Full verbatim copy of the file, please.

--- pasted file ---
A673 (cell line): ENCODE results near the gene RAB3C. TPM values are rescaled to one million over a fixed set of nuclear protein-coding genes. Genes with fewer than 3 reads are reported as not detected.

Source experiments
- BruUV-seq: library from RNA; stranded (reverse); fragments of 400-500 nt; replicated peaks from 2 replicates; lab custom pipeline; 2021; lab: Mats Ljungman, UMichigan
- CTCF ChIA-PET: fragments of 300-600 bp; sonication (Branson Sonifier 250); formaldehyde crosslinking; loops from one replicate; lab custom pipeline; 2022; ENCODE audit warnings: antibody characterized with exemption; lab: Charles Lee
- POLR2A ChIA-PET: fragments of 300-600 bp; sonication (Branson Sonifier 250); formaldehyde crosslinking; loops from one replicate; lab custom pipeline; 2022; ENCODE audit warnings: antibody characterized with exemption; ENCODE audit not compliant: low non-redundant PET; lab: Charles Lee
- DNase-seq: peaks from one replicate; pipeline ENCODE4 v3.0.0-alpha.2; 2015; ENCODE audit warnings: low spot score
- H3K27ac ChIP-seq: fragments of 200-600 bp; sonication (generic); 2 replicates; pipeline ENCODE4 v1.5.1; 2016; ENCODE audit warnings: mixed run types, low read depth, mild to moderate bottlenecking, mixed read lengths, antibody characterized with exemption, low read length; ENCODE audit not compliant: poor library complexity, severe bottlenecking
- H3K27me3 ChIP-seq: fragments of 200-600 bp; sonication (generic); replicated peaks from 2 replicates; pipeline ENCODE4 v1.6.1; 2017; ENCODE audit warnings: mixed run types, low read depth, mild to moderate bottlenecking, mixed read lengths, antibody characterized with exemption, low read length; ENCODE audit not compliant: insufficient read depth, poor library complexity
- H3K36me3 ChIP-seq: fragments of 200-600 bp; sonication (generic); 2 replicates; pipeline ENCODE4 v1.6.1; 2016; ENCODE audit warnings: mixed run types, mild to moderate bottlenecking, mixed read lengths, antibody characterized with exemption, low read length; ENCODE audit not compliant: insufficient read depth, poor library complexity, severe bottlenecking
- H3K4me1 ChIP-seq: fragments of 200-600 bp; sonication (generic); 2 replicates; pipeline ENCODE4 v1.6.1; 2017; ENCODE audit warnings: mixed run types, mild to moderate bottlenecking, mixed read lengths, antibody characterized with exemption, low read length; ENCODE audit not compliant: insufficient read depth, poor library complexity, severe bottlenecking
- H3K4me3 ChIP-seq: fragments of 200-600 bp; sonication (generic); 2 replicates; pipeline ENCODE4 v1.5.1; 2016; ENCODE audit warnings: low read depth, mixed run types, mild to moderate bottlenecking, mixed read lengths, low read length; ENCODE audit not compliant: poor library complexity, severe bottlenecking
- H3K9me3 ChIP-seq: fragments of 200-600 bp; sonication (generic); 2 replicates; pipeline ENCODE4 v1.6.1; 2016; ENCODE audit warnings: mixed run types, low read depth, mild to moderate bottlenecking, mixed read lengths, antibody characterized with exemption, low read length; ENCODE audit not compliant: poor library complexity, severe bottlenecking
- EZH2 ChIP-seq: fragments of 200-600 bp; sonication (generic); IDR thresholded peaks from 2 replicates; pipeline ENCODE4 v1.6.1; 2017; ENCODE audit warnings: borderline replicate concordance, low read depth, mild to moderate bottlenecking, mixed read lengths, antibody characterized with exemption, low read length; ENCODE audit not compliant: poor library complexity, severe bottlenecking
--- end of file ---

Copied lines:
A673 (cell line): ENCODE results near the gene RAB3C. TPM values are rescaled to one million over a fixed set of nuclear protein-coding genes. Genes with fewer than 3 reads are reported as not detected.

Source experiments
- BruUV-seq: library from RNA; stranded (reverse); fragments of 400-500 nt; replicated peaks from 2 replicates; lab custom pipeline; 2021; lab: Mats Ljungman, UMichigan
- CTCF ChIA-PET: fragments of 300-600 bp; sonication (Branson Sonifier 250); formaldehyde crosslinking; loops from one replicate; lab custom pipeline; 2022; ENCODE audit warnings: antibody characterized with exemption; lab: Charles Lee
- POLR2A ChIA-PET: fragments of 300-600 bp; sonication (Branson Sonifier 250); formaldehyde crosslinking; loops from one replicate; lab custom pipeline; 2022; ENCODE audit warnings: antibody characterized with exemption; ENCODE audit not compliant: low non-redundant PET; lab: Charles Lee
- DNase-seq: peaks from one replicate; pipeline ENCODE4 v3.0.0-alpha.2; 2015; ENCODE audit warnings: low spot score
- H3K27ac ChIP-seq: fragments of 200-600 bp; sonication (generic); 2 replicates; pipeline ENCODE4 v1.5.1; 2016; ENCODE audit warnings: mixed run types, low read depth, mild to moderate bottlenecking, mixed read lengths, antibody characterized with exemption, low read length; ENCODE audit not compliant: poor library complexity, severe bottlenecking
- H3K27me3 ChIP-seq: fragments of 200-600 bp; sonication (generic); replicated peaks from 2 replicates; pipeline ENCODE4 v1.6.1; 2017; ENCODE audit warnings: mixed run types, low read depth, mild to moderate bottlenecking, mixed read lengths, antibody characterized with exemption, low read length; ENCODE audit not compliant: insufficient read depth, poor library complexity
- H3K36me3 ChIP-seq: fragments of 200-600 bp; sonication (generic); 2 replicates; pipeline ENCODE4 v1.6.1; 2016; ENCODE audit warnings: mixed run types, mild to moderate bottlenecking, mixed read lengths, antibody characterized with exemption, low read length; ENCODE audit not compliant: insufficient read depth, poor library complexity, severe bottlenecking
- H3K4me1 ChIP-seq: fragments of 200-600 bp; sonication (generic); 2 replicates; pipeline ENCODE4 v1.6.1; 2017; ENCODE audit warnings: mixed run types, mild to moderate bottlenecking, mixed read lengths, antibody characterized with exemption, low read length; ENCODE audit not compliant: insufficient read depth, poor library complexity, severe bottlenecking
- H3K4me3 ChIP-seq: fragments of 200-600 bp; sonication (generic); 2 replicates; pipeline ENCODE4 v1.5.1; 2016; ENCODE audit warnings: low read depth, mixed run types, mild to moderate bottlenecking, mixed read lengths, low read length; ENCODE audit not compliant: poor library complexity, severe bottlenecking
- H3K9me3 ChIP-seq: fragments of 200-600 bp; sonication (generic); 2 replicates; pipeline ENCODE4 v1.6.1; 2016; ENCODE audit warnings: mixed run types, low read depth, mild to moderate bottlenecking, mixed read lengths, antibody characterized with exemption, low read length; ENCODE audit not compliant: poor library complexity, severe bottlenecking
- EZH2 ChIP-seq: fragments of 200-600 bp; sonication (generic); IDR thresholded peaks from 2 replicates; pipeline ENCODE4 v1.6.1; 2017; ENCODE audit warnings: borderline replicate concordance, low read depth, mild to moderate bottlenecking, mixed read lengths, antibody characterized with exemption, low read length; ENCODE audit not compliant: poor library complexity, severe bottlenecking